Emmy Guide 2019: Limited Series and TV Movies

Jherrel Jerome in When They See Us
Chernobyl (HBO)
Escape at Dannemora (Showtime)
Fosse/Verdon (FX)
Sharp Objects (HBO)
When They See Us (Netflix)

Could win and should win: Chernobyl
Will win: When They See Us
Should have been nominated: True Detective (HBO)

The skinny: Almost every category comes down to Chernobyl or When They See Us. Both were about real-life tragedies and both were quite educational. The former was a ratings juggernaut and water-cooler topic for weeks on the old guard. When They See Us was a devastating critical darling that dropped all at once on the new guard. I could see it going either way, but When They See Us has the edge, given its urgency.

Fionn Whitehead in Black Mirror: Bandersnatch
Black Mirror: Bandersnatch (Netflix)
Brexit (HBO)
Deadwood (HBO)
King Lear (Prime)
My Dinner with Hervé (HBO)

Could win: Brexit
Should win: Deadwood
Will win: Black Mirror: Bandersnatch
Should have been nominated: N/A

The skinny: Deadwood should have something to show besides Walter Hill’s award for directing the pilot. This would be a consolation prize, but at least it would be something. But Black Mirror is going to win again.

Jherrel Jerome in When They See Us
Mahershala Ali, True Detective
Benicio del Toro, Escape at Dannemora
Hugh Grant, A Very English Scandal
Jared Harris, Chernobyl
Jharrel Jerome, When They See Us
Sam Rockwell, Fosse/Verdon

Could win: Jared Harris
Should win: Mahershala Ali
Will win: Jharrel Jerome
Should have been nominated: Ian McShane or Timothy Olyphant, Deadwood

The skinny: Newcomer Jharrel Jerome will ride the momentum of the show he anchored, beating out more seasoned veterans.

Patricia Arquette in Escape at Dannemora
Amy Adams, Sharp Objects
Patricia Arquette, Escape at Dannemora
Aunjanue Ellis, When They See Us
Joey King, The Act
Niecy Nash, When They See Us
Michelle Williams, Fosse/Verdon

Could win: Michelle Williams
Should win: Amy Adams
Will win: Patricia Arquette
Should have been nominated: Paula Malcolmson or Molly Parker, Deadwood

The skinny: Yet another award Amy Adams will lose. This is a race between her, Michelle Williams and Patricia Arquette, but I think the latter will walk away with it.

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The List: Top 10 ‘Community’ Episodes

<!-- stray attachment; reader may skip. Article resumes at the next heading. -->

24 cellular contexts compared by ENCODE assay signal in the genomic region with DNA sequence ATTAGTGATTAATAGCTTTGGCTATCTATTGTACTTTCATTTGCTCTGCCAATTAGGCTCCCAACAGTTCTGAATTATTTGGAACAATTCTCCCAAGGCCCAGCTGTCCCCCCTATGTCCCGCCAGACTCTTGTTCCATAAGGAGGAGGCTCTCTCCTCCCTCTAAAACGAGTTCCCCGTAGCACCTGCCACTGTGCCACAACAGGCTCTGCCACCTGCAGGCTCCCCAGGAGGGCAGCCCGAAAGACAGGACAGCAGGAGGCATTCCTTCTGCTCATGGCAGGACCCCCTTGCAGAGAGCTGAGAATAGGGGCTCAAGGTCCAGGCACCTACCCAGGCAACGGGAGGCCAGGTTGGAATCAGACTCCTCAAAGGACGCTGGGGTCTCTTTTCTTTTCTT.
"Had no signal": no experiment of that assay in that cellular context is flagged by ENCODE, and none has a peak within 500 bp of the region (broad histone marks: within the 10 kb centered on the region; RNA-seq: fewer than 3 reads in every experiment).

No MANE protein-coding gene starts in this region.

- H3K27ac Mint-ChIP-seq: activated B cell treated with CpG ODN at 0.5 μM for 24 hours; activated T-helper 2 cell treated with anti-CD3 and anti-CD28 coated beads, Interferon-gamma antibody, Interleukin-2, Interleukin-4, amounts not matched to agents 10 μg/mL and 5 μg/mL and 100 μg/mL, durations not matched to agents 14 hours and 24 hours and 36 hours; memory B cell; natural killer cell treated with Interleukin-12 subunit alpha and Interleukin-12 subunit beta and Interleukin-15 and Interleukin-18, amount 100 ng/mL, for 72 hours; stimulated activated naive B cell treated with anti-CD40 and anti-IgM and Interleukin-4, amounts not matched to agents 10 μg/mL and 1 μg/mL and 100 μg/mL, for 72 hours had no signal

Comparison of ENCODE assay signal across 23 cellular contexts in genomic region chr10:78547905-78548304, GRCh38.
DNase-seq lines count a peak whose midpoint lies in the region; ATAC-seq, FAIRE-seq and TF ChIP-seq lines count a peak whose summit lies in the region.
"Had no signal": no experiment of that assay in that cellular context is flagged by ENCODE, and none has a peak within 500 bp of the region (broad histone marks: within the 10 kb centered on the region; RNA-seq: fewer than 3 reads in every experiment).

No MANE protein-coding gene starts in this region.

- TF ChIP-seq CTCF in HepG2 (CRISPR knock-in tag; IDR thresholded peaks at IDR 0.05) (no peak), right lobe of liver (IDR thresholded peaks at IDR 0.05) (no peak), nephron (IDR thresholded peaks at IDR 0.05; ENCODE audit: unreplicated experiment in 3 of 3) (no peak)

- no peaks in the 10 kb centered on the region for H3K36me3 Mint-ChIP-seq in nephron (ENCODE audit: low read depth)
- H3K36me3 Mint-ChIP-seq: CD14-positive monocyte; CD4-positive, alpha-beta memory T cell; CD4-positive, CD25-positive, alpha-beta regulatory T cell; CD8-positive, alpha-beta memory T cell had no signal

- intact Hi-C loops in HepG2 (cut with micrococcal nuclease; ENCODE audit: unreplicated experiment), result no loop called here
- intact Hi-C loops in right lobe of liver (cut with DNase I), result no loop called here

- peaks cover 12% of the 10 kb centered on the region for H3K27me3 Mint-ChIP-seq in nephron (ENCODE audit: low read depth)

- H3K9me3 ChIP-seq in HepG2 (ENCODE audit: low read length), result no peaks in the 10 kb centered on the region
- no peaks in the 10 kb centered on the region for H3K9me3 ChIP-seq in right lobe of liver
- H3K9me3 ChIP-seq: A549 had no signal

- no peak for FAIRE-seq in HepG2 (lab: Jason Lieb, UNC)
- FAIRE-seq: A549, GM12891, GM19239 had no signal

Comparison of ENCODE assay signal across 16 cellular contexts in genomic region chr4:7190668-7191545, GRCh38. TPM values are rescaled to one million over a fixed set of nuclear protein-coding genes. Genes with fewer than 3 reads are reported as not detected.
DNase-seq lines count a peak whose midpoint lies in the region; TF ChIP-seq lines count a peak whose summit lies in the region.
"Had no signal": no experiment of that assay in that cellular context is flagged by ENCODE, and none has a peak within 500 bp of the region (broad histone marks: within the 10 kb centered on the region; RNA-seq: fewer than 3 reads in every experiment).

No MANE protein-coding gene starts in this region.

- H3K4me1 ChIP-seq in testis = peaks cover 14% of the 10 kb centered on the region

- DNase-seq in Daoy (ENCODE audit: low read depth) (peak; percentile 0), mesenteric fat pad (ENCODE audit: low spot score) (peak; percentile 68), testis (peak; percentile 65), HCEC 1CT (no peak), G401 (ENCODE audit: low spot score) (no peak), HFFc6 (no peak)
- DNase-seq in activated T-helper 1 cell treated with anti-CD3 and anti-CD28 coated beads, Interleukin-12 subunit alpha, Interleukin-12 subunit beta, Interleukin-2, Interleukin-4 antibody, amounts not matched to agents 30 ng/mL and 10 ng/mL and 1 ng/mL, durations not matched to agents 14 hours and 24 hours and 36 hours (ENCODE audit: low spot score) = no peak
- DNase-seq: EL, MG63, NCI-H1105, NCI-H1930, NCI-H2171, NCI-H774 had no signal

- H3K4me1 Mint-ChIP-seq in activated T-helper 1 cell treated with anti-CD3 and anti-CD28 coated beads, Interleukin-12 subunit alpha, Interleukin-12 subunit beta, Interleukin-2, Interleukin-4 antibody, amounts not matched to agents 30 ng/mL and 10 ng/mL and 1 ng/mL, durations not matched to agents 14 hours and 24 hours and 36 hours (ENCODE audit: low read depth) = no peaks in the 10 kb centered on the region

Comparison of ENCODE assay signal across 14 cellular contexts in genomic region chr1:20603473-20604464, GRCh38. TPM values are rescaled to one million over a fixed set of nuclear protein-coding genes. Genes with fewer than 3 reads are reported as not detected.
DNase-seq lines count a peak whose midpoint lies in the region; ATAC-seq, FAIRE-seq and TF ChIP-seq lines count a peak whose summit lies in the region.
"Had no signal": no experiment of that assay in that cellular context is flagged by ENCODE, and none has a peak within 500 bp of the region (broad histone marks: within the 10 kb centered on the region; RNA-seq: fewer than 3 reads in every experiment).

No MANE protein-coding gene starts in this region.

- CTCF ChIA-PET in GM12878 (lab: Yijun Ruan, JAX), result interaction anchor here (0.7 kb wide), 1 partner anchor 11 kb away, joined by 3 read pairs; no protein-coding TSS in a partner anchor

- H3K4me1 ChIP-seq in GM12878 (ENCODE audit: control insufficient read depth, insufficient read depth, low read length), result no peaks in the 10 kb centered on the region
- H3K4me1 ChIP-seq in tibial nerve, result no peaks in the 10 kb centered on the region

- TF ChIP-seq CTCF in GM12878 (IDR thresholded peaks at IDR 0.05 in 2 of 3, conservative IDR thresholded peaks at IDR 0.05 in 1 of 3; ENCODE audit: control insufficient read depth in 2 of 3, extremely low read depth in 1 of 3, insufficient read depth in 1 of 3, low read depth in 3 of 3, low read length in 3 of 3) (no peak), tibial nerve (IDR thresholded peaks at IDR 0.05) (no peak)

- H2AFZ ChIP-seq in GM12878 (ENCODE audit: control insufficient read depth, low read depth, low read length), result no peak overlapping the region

Dan Harmon’s Community is easily one of the best ensemble sitcoms of all time, despite a forgotten season where he was replaced as showrunner and a final season on a streaming service that doesn’t even exist anymore. It somehow endured, despite being perpetually on the verge of cancellation. But its characters (and school) were indefatigable, and I love them more with each rewatch. In honor of its 10th anniversary, here are my 10 favorite episodes, which was exceedingly difficult, especially since Season 2 is one of the greatest seasons of television ever produced.

10. “Emotional Consequences of Broadcast Television” (Season 6, Episode 13)
In its fifth season finale, Abed (Danny Pudi) basically taunted NBC to cancel it right to the camera. And then they did, and no one stepped in until Yahoo! emerged at the 11th hour to prop its nascent streaming service Yahoo! Screen. This made the sixth season a little bit scrappier, having lost to Chevy Chase, Donald Glover and Yvette Nicole Brown. To replace them, the extremely game Paget Brewster and Keith David more than rose to the challenge and fit right into Greendale’s collection of lovable weirdos. The finale indulges in some meta fantasies, as the main cast imagines the perfect ending for the show. But just the study group hanging out and cracking jokes was perfect enough.

Community - Season 4
9. “Herstory of Dance” (Season 4, Episode 8)
Easily the best episode from the misbegotten fourth season (which I was a lot more forgiving of at the time), Abed gets a love interest in the form of Rachel (a pre-Oscar winning, pre-MCU Brie Larson) in one of the show’s sweetest subplots. But its the big overarching pop culture gag that I’ll always remember: Britta thinking the Sadie Hawkins dance is a Sophie B. Hawkins dance, then over-committing to the bit. Hawkins herself shows up to sing “Damn, I Wish I Was Your Lover,” even as multiple characters comment that they prefer “As I Lay Me Down.” The show always found a way to take a joke, take it further than reality would allow, and make it all tie into how much the group supports each other.

8. “Paradigms of Human Memory” (Season 2, Episode 21)
I could pick any number of episodes from Season 2 here. Other than a still-baffling Apollo 13 homage/KFC tie-in, there was a period of about 10 weeks where Community was the best thing on TV (bookended by Abed-centric episodes”Messianic Myths and Ancient Peoples” and “Abed’s Uncontrollable Christmas”). But this brilliant deconstruction of the clip show – in which all the clips are wholly invented – is the show at its most daring. It’s an episode strictly for hardcore fans. I’m sure anyone who tuned in at the time would have been alienated, but for me it’s one of the best, because it’s doing something only it could pull off.